Measuring Progress Versus Constant Variation

In this blog post I’m going to specifically focus on strength exercises and providing a counter point to proponents of constantly changing them, i.e. the good ole “muscle confusion” crowd. Although I am going to discuss strength exercises what I’m saying holds true for conditioning and sports as well. I would assume Michael Phelps probably swims more than once a week. Do you think his muscles are “confused” when he’s in the pool? Whether it's Usain Bolt at the track, or Gennady Golovkin on a heavy bag, athletes strive to perfect similar movements day in and day out. The best of them also include some cross training to balance out their bodies and prevent repetitive motion injuries. If you want the body of a well conditioned athlete, you should probably train like one. 

YOUR SQUAT WILL NEVER BE PERFECT

Perfect is not attainable, excellence is - but we will never be truly perfect at anything worthwhile. You will never “outgrow” the barbell squat, deadlift, overhead press, pull-up, etc. There will always be tweaks to get more out of the core lifts and movements. You can always gain by having a coach look at your benchpress. Once you start doing these “simple” movements you realize how infinitely layered mastering them becomes.  The statement that you “never outgrow the basics” is universally excepted by athletes in sports. However, sometimes I see this being forgotten in the gym. What are the basics? Universally speaking the movements (notice I said movements NOT muscle) of the squat, hip-hinge, push, and pull. 

A REASON YOUR TRAINER MIGHT NOT HAVE YOU SQUATTING OR DEADLIFTING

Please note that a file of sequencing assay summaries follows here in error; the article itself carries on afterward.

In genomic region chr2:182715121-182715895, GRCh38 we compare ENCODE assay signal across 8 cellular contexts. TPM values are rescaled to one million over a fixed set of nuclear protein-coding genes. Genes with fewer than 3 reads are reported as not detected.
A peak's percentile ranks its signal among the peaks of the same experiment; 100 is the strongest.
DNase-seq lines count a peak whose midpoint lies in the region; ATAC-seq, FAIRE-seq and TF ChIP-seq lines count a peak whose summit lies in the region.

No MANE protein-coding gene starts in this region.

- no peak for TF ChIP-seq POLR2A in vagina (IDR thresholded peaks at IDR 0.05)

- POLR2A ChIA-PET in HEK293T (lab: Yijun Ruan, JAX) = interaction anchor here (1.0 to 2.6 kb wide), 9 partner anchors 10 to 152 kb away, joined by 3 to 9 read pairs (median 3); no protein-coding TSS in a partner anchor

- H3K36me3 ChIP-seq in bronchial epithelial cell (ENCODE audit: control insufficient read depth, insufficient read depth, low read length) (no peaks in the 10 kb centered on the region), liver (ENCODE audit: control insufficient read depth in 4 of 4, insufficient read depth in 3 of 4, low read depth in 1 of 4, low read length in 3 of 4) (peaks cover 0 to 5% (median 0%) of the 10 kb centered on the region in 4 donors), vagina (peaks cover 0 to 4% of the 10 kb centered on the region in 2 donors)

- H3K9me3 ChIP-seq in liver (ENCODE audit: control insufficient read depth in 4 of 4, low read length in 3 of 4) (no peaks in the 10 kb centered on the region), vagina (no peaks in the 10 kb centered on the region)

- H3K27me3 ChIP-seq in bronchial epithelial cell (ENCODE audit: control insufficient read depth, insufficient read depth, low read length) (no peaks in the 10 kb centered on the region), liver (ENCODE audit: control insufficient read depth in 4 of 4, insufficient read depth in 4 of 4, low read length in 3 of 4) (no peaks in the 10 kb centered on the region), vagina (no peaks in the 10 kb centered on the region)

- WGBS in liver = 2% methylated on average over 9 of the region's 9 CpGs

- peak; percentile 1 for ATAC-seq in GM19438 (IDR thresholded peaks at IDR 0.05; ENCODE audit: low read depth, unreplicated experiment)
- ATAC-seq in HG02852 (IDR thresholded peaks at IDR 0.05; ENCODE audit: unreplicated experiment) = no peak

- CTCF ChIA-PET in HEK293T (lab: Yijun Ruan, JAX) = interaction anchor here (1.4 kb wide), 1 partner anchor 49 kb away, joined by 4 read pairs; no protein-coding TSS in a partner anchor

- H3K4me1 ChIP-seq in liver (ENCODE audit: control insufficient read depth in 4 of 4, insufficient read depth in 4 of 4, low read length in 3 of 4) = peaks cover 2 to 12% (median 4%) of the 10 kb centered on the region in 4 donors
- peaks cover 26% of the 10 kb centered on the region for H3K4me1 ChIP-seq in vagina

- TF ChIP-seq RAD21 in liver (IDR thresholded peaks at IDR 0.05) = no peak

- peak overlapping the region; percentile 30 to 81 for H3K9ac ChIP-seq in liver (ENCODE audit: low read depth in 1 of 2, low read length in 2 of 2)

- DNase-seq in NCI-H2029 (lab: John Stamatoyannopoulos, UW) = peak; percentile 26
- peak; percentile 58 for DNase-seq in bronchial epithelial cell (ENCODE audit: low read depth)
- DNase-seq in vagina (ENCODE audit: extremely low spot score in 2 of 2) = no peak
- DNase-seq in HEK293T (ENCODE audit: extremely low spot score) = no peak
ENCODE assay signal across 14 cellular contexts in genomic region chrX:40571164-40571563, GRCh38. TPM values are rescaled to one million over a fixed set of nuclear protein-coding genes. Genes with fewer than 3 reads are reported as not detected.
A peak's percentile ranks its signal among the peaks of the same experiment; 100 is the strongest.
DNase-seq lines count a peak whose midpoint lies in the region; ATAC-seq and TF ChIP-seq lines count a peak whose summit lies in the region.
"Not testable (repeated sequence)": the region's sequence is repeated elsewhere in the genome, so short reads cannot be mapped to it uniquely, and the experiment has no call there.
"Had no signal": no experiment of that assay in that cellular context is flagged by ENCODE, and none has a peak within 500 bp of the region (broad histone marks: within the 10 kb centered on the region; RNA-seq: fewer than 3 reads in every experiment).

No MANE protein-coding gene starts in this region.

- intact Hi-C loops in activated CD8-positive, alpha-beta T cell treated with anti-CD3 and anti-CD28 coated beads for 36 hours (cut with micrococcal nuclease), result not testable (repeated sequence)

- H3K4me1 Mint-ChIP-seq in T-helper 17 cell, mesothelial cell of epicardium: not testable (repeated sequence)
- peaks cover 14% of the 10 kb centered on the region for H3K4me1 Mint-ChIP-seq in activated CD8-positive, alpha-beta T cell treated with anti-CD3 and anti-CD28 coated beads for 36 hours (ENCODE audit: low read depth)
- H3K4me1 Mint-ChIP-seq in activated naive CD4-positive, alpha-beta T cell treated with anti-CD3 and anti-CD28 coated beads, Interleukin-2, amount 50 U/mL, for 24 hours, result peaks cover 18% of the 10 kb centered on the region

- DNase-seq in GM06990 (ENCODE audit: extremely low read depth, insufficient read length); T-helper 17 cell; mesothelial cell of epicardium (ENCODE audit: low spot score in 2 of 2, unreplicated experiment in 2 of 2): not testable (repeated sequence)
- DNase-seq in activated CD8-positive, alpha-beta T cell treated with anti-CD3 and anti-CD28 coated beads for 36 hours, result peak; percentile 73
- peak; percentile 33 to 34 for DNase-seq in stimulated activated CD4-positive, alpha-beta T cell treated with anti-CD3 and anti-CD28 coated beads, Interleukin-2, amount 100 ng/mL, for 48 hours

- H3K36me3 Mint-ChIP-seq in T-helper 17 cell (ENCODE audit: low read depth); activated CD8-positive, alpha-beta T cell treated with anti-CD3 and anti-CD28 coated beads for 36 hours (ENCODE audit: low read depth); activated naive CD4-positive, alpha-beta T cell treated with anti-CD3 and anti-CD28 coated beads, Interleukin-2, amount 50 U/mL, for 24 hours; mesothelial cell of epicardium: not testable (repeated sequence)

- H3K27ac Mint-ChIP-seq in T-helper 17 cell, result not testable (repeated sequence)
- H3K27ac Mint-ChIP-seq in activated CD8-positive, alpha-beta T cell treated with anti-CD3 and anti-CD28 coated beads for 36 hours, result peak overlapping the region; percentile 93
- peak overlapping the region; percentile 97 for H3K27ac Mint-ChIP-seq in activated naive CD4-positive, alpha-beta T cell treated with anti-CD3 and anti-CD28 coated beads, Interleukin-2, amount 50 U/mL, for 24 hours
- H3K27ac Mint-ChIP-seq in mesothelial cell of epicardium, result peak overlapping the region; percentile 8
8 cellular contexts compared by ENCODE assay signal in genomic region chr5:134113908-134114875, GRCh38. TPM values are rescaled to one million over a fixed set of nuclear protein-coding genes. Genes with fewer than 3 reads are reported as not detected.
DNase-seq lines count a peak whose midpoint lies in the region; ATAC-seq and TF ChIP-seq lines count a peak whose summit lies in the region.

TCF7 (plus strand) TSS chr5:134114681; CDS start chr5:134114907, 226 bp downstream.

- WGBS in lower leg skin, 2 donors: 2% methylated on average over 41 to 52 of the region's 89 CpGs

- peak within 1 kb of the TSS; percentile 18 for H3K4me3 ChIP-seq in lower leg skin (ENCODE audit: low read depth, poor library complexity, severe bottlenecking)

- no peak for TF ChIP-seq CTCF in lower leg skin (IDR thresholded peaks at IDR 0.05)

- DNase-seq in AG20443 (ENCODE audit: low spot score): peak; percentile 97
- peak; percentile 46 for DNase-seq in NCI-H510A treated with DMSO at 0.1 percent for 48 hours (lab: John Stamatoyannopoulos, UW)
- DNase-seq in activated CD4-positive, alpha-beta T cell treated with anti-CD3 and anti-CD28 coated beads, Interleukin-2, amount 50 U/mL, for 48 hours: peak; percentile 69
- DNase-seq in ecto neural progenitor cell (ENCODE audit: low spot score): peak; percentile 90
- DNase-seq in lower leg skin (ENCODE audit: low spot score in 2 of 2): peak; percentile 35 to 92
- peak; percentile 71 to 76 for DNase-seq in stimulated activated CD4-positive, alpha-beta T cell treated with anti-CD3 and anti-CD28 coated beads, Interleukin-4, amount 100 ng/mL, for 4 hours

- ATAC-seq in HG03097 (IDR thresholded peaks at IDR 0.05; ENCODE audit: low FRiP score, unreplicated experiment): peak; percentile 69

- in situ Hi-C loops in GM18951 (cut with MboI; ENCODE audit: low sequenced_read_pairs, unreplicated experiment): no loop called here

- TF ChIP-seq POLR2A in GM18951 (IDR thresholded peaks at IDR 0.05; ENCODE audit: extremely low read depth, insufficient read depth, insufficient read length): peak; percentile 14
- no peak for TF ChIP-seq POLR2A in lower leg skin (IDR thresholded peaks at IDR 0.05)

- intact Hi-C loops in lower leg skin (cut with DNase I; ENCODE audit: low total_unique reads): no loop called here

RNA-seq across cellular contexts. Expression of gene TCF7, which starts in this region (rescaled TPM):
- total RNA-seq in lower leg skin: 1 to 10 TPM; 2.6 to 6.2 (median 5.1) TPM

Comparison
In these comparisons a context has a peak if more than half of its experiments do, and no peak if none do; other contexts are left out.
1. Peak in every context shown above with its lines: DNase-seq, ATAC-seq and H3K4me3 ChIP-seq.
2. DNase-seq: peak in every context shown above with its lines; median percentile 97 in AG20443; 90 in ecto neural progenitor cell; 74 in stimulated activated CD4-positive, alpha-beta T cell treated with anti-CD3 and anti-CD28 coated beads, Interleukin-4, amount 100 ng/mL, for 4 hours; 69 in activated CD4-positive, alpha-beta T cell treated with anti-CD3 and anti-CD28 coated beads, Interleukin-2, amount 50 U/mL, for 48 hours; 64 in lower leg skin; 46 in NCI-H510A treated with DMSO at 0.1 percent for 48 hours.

Quick disclaimer, a trainee might not be ready for these movements. In this article I'm specifically speaking about in shape, uninjured, reasonably fit clientele. A good deadlift, loaded carries (the farmer’s walk for example), and a good squat are true fitness “game changers.” Silly things done on a BOSU ball are not, even if your goal is weight loss. Weight loss is a condition of more work being done than calories entering the body, and very few exercises cause the body to work more than these three for example. However, these exercises take focus to learn. To be honest, a lot of you (not “you” you but that collective “you”) have the attention span of a gold fish. It’s easier to keep a low-commitment client “entertained” if things are constantly changing. 

Also, squats and deadlifts in particular take an experienced coach to teach. Not just someone who is the “rep-counter/gym babysitter” type trainer. Also, like anything rewarding, there is risk involved. If a trainer is only concerned with just making sure you are there to keep paying for sessions, your workouts might primarily be comprised of only low-risk and lower reward “entertaining” exercises. I see the same thing being done with boxing training. Clients being taught choreographed pad-work routines before they are anywhere near fundamentally sound to keep them entertained.

WHEN TO USE VARIETY

Most well thought out training programs include a phase that is some sort of General Physical Preparedness(GPP). At the base of the training pyramid is a period of acclimation to training, the body should be challenged in different ranges of motions, differing energy systems and rep-ranges. Accessory work, ("what is accessory work?" is a discussion for another time), is a perfect time to include some variation to keep things fresh. Also, there can be variation with in the movement itself (goblet squat versus barbell back squat for example). Changing rep schemes and rest periods can also be manipulated to keep things fresh. 

IN CLOSING

Training needs some metric to gauge progress: how many punches you can throw in a minute, mile run time, bench/squat/pull/press numbers. There is a place for variety. However, if you are constantly chaining exercises and don’t have quantifiable numbers measure progress you will always be just “exercising” and never training.